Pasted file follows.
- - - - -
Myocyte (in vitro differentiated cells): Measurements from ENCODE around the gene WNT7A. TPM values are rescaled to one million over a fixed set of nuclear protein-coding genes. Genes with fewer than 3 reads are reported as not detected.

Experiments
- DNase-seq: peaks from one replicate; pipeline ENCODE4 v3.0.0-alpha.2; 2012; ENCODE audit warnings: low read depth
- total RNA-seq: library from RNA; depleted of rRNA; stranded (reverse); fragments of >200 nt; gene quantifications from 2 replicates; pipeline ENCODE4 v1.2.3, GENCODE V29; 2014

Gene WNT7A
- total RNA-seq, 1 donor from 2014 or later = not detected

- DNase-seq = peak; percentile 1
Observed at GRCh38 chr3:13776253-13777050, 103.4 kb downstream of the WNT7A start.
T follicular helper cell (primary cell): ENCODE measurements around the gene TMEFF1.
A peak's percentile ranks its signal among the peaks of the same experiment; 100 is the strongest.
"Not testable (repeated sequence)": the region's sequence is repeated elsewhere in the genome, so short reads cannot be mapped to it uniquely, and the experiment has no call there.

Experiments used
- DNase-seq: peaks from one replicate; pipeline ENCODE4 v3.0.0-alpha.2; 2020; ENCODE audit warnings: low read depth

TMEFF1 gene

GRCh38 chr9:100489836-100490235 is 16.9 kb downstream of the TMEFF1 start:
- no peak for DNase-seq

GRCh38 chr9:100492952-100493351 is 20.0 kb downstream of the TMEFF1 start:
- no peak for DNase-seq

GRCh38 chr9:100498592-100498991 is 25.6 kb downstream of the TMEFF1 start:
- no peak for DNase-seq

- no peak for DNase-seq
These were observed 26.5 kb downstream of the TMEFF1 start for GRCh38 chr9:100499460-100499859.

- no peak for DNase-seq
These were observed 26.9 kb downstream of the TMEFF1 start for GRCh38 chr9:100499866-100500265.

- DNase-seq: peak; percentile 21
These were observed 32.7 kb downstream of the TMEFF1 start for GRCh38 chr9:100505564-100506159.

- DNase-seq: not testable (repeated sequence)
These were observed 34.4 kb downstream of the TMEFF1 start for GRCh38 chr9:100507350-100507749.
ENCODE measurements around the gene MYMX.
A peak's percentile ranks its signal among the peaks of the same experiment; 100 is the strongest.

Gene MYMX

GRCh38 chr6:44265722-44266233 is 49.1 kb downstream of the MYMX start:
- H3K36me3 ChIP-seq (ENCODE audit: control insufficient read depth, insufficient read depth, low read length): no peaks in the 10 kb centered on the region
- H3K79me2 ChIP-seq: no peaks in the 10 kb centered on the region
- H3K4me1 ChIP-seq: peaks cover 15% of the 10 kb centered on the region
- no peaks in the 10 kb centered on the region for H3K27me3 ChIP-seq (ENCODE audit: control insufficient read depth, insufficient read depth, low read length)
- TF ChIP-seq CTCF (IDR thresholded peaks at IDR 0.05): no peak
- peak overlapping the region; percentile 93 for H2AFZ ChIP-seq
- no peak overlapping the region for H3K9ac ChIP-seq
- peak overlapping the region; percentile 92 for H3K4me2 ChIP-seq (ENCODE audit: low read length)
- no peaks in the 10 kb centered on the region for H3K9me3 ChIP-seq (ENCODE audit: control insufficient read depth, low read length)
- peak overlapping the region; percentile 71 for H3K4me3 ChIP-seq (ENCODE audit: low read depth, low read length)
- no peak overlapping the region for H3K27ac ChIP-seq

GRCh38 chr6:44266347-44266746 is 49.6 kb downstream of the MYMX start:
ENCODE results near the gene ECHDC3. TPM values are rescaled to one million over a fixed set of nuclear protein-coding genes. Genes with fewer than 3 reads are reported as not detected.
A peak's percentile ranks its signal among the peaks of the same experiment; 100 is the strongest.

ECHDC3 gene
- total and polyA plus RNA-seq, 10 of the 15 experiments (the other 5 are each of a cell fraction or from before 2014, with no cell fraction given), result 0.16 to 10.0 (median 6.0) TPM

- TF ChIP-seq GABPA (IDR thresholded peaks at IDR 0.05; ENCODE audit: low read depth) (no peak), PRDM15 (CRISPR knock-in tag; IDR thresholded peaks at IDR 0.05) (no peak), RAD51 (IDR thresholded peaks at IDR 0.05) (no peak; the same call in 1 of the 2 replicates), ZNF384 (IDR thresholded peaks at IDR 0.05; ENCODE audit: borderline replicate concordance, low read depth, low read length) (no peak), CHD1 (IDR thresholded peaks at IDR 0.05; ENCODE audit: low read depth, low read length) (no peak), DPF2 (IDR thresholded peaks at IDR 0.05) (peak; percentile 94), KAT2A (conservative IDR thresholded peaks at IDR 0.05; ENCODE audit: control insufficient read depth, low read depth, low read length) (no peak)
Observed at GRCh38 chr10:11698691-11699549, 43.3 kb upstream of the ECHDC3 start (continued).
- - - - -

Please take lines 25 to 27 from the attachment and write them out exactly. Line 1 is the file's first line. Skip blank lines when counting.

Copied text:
- DNase-seq: peak; percentile 21
These were observed 32.7 kb downstream of the TMEFF1 start for GRCh38 chr9:100505564-100506159.

- DNase-seq: not testable (repeated sequence)